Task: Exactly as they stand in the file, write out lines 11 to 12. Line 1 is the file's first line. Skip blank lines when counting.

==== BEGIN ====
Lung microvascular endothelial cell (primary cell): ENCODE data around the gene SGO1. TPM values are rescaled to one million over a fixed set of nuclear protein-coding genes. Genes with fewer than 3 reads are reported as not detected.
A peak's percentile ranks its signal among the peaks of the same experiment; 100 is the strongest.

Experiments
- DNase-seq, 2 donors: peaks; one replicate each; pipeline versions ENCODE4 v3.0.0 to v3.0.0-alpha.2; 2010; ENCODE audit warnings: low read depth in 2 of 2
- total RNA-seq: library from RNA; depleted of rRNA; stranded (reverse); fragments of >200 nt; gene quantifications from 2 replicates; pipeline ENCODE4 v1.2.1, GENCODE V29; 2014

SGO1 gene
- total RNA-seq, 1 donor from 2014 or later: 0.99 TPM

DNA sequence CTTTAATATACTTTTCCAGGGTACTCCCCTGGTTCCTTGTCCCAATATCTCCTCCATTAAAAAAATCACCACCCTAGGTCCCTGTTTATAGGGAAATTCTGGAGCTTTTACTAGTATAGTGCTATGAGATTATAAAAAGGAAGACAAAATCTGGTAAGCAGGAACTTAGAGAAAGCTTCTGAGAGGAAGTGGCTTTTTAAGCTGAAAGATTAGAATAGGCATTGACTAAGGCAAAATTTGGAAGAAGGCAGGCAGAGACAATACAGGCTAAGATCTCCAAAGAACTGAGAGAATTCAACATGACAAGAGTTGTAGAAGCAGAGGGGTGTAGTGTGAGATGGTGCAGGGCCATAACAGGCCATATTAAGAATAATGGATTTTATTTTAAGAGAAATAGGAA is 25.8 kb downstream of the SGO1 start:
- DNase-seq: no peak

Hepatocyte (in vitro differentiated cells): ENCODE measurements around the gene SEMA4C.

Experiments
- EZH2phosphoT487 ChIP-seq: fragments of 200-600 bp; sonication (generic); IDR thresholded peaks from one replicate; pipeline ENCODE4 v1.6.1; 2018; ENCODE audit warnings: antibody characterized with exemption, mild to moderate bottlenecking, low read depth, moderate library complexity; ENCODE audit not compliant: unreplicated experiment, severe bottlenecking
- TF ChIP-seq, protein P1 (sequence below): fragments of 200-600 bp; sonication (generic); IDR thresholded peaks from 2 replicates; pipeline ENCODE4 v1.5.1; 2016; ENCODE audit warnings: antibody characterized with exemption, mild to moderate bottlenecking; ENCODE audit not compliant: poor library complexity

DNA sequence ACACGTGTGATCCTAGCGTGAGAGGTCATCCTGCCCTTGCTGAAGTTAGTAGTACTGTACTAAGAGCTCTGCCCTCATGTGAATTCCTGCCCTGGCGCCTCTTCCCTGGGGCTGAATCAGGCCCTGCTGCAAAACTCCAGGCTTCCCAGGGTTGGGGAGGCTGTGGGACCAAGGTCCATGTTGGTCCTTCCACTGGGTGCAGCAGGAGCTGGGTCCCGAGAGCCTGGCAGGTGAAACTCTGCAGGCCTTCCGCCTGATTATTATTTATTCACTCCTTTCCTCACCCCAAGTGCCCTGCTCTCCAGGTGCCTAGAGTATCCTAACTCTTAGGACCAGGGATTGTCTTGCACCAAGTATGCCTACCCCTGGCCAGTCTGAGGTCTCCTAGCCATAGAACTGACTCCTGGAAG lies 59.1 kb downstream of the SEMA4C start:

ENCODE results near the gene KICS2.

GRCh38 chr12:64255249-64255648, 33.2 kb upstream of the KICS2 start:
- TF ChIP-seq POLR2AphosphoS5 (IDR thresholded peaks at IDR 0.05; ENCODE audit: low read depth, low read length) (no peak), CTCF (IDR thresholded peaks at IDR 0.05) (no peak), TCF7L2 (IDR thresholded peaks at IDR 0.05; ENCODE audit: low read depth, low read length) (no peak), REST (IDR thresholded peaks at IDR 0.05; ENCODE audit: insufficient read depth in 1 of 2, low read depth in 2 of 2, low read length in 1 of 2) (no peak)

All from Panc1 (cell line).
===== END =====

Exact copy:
Experiments
- EZH2phosphoT487 ChIP-seq: fragments of 200-600 bp; sonication (generic); IDR thresholded peaks from one replicate; pipeline ENCODE4 v1.6.1; 2018; ENCODE audit warnings: antibody characterized with exemption, mild to moderate bottlenecking, low read depth, moderate library complexity; ENCODE audit not compliant: unreplicated experiment, severe bottlenecking